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Sunday, 29 July 2007

Big Jake (1971) George Sherman

In the first few years of the 20th century, culture and science had found their way to the east coast of the United States, as highlighted very nicely in the opening sequences to accompany the credits. What's also nicely highlighted is just how little of that had managed to cross the continent to the west. The McCandles ranch was one of the few places to pay any attention at all. They had servants and furnishings and pianos for the young 'uns to learn on, and Martha McCandles doesn't really believe there are still rustlers in 1909, but they also had horses and guns and fighters, and those rustlers are real.

When the ruthless Fain gang comes along to kidnap Little Jake McCandles to ransom for one million dollars, it falls to Martha's estranged husband, Jacob McCandles, the Big Jake of the title, to do something about it. Given that the McCandles are populated by what seems like half the Wayne family, you can imagine that there's not going to be a lot of culture and science involved in the something.

Big Jake is of course John Wayne himself, old by this time but still in full possession of his powers as a screen tough guy. Playing his son James is his real son Patrick Wayne, who had sixteen films already behind him but most of which were John Wayne pictures. Playing his grandson, the kidnapped Little Jake, is his youngest son in real life, Ethan Wayne. It's completely obvious from the first moment two of them shared the same screen that they were all having a ball. There's a lot of chemistry there, which is completely understandable but very welcome nonetheless.

John Wayne is all over this film. Beyond three generations of his family on screen, along with Maureen O'Hara, who had memorably played his wife more than once before, the rest of the cast is populated by Wayne movie regulars and drinking buddies from Richard Boone to Harry Carey Jr. Completing the rescue party, for example, is another son of a famous father, Christopher Mitchum, Robert's son. The picture was produced by his son Michael Wayne, and given that director George Sherman wasn't well for most of the shoot, the Duke covered ended up doing much of the work himself.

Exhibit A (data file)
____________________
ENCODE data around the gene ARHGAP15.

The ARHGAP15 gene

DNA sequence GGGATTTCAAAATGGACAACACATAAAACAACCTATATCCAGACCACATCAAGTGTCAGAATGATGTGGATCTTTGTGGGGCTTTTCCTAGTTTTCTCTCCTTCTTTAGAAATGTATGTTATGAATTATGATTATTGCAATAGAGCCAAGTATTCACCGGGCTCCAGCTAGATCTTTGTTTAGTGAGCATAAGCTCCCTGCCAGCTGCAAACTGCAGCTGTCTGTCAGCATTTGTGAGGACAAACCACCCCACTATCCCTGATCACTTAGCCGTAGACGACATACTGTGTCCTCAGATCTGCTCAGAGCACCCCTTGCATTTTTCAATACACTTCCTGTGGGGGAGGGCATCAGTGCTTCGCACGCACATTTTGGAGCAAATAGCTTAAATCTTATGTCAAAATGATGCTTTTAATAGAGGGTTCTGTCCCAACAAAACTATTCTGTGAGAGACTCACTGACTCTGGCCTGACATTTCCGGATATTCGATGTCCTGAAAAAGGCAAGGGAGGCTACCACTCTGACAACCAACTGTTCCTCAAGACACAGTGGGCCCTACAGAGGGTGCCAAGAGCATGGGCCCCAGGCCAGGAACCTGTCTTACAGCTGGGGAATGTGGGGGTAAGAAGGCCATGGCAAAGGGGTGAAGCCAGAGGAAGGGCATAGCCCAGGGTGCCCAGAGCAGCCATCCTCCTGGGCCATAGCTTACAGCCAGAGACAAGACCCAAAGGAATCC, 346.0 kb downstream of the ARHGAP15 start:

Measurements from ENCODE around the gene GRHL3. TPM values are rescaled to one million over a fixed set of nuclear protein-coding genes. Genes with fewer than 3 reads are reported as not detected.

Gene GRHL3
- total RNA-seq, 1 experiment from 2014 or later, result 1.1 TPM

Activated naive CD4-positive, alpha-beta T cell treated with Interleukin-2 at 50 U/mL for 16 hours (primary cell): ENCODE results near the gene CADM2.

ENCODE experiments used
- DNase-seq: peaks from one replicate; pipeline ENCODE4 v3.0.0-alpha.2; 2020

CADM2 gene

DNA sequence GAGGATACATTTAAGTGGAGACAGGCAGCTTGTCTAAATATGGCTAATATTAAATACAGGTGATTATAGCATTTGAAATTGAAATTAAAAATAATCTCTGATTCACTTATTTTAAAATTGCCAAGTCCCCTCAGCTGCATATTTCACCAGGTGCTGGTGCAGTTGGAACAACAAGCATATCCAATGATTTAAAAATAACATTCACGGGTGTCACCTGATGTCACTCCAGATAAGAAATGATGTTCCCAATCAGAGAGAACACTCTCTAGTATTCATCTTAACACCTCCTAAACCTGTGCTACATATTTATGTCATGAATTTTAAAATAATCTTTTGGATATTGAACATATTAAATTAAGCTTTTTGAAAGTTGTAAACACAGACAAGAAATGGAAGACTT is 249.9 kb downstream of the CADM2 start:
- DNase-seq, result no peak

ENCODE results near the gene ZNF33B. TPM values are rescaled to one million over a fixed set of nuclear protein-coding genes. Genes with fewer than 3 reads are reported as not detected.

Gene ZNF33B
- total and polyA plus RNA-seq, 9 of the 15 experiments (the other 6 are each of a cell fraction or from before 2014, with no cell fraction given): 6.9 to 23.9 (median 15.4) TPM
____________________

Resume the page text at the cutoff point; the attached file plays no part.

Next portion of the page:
It's also about the demise of the old west, something that Wayne, who made very few films out of the saddle, was very close to. Big Jake is the old timer, who doesn't fit well in the modern environment of a million dollar ranch; who sticks with horses, mules and rifles instead of newfangled automobiles, velocipedes and gas powered handguns; and who has both a healthy respect for the Indians and a lack of hesitation to kill the bad guys, whatever colour they happen to be. Unfortunately this is all a little hamfisted and a little early on and would have benefitted from being more subtle and more frequent.

Wayne is excellent, though as he's effectively playing himself, it would be hard not to be. It's surprising that the film is as violent as it is, but it works and after all, we're two years after The Wild Bunch. Patrick is surprisingly good, and even Christopher Mitchum has his moments, though it's also obvious that he ended up in low budget exploitation pictures for a reason. The film also has plenty to offer, depending on what you read into it. The Duke may be the big tough guy but I'd suggest that Maureen O'Hara is the toughest of them all in this one.

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